While the Grand Rounds talk should be given in French (this is one of the languages that belongs to Haiti), I can only vaguely remember my high school French lessons and so the Canadian OB/gyn, Don, visiting for the week who speaks French and French Creole interpreted for my talk. But what I know for certain is that my American and Canadian colleagues walked away with a better understanding of midwifery. I had listed a series of skills that CNM’s are particularly good at and trained in and that would be particularly useful at HAS and in Haiti to improve outcomes: optimizing physiologic process of labor, intermittent auscultation, skin to skin care, breastfeeding, neonatal resuscitation in all environments.

The pediatricians who were visiting from Vermont were thrilled to learn about the breastfeeding skill as they were currently caring for a 2-week-old malnourished baby whose mother was telling them that her breast milk supply was diminishing (potentially the cause of the baby’s malnourished state.) My talk made them realize I might be a good resource for mom which would in turn help the baby and they asked me to consult with mom who was in the nursery.

With interpreter at my side, I visited mom in the nursery where she was with her small, slightly preterm baby (both set ups for low milk supply!) During our conversation, she mentioned that she had pain in her stomach and lack of appetite. She had had a c/section 2 weeks before for eclampsia as well as another indication and as we talked, it became clear that she had not once taken pain meds after the surgery. She had been prescribed a medication that the pharmacy did not carry by the covering doctor on the weekend she had her surgery. This M.D. was likely less familiar with the medications available at this particular hospital. Unable to get the prescription filled, the patient gave up trying to get medicine. I talked to mom about ways to help stimulate more milk production by her body but felt fairly certain that pain from her c/section might be a reason she was lacking in appetite which would in turn affect her milk supply. I prescribed her a pain medicine I knew the pharmacy had and hoped that with pain management she would eat more.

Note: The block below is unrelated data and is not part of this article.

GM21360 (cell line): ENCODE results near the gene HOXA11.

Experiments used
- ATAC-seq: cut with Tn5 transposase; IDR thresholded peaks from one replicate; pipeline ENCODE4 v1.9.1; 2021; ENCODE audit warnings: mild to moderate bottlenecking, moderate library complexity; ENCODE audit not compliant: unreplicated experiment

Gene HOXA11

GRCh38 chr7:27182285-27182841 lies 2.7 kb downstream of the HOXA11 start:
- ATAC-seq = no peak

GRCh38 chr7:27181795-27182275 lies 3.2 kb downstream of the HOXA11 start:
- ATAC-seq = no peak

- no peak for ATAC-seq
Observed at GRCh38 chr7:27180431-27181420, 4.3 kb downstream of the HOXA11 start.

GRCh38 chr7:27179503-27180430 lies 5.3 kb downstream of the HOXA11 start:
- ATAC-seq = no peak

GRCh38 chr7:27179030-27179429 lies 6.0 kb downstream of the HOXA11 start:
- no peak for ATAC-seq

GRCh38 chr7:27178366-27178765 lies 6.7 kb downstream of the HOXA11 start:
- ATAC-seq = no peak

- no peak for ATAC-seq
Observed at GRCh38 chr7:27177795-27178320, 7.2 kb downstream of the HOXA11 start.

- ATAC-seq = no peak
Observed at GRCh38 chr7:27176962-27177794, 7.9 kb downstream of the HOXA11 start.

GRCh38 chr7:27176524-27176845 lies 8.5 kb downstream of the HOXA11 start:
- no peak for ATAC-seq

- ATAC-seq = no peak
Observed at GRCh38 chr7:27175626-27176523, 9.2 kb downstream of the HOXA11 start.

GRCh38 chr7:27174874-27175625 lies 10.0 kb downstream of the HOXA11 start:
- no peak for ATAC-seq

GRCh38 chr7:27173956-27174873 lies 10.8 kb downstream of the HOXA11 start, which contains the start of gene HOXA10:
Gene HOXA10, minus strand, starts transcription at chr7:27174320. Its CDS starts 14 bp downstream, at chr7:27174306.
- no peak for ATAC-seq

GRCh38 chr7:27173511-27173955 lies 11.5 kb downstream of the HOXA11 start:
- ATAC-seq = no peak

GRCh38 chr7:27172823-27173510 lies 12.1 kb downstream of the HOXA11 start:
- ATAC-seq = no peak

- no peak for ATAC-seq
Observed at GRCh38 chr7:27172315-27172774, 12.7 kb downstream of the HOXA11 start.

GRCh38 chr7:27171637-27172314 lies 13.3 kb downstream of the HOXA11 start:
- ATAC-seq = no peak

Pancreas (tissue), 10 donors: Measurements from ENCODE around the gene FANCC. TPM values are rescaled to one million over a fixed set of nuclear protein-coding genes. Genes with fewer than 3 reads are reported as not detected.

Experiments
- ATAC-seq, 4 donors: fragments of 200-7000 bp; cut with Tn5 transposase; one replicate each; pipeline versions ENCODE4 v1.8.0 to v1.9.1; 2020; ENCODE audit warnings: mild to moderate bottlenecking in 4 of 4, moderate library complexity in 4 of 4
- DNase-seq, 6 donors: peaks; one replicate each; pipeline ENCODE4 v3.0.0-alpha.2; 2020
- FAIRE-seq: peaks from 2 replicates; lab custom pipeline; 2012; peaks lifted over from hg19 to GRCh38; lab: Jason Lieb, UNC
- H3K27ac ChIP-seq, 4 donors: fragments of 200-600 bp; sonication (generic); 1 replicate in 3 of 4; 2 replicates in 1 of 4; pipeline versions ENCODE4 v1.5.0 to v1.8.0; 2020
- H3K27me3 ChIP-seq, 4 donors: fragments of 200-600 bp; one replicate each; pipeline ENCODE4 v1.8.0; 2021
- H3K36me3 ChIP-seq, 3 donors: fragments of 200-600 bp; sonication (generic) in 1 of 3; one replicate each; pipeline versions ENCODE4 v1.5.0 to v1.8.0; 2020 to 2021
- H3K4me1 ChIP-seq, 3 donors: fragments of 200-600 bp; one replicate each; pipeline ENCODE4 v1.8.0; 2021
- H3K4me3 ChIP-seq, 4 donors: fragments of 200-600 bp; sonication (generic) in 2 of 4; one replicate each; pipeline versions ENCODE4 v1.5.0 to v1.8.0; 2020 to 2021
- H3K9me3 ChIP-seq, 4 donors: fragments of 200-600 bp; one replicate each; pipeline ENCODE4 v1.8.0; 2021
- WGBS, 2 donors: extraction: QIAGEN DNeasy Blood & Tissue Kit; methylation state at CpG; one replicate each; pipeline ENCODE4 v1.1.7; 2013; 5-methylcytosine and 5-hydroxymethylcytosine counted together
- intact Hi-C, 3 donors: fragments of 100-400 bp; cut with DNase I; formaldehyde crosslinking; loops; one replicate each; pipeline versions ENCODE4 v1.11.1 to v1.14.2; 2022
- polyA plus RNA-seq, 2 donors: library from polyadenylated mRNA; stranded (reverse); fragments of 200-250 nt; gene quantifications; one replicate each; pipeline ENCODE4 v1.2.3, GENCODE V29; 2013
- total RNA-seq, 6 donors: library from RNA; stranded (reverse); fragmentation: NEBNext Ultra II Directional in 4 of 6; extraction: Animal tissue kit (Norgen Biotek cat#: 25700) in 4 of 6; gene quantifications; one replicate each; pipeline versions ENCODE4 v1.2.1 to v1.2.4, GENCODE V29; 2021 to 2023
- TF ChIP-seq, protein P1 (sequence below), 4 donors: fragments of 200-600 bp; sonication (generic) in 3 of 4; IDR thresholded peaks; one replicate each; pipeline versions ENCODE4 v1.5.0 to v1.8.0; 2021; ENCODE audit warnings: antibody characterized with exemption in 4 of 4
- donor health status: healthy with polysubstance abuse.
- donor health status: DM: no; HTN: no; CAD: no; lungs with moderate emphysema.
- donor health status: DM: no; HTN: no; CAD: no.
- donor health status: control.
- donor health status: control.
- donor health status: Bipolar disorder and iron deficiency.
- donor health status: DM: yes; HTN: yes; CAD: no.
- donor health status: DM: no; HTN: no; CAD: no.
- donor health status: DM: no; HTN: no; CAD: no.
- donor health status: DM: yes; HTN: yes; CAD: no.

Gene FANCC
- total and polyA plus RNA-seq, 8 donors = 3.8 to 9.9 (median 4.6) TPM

I visited her over the course of the day in order to observe her breastfeed and noted that despite her fears, her own milk supply was actually good. As a good multidisciplinary effort goes, the picture wasn’t complete until the next morning at breakfast when the pediatricians told me that they had talked to mom again and she had confessed that she did not have food to eat. I was embarrassed that I had not uncovered this fact but I also know that many times it takes many interviews with patients to uncover the entire story and that it often takes many providers to elicit the full story. At any rate, the pediatricians are able to “prescribe” food for the moms of malnourished babies under their care (there is no food available in the hospital available for inpatients—families must provide food for patients.) They prescribed mom food which I am certain would help mom make more milk for baby. I was confident that our care truly made a difference for the health of mom and her baby.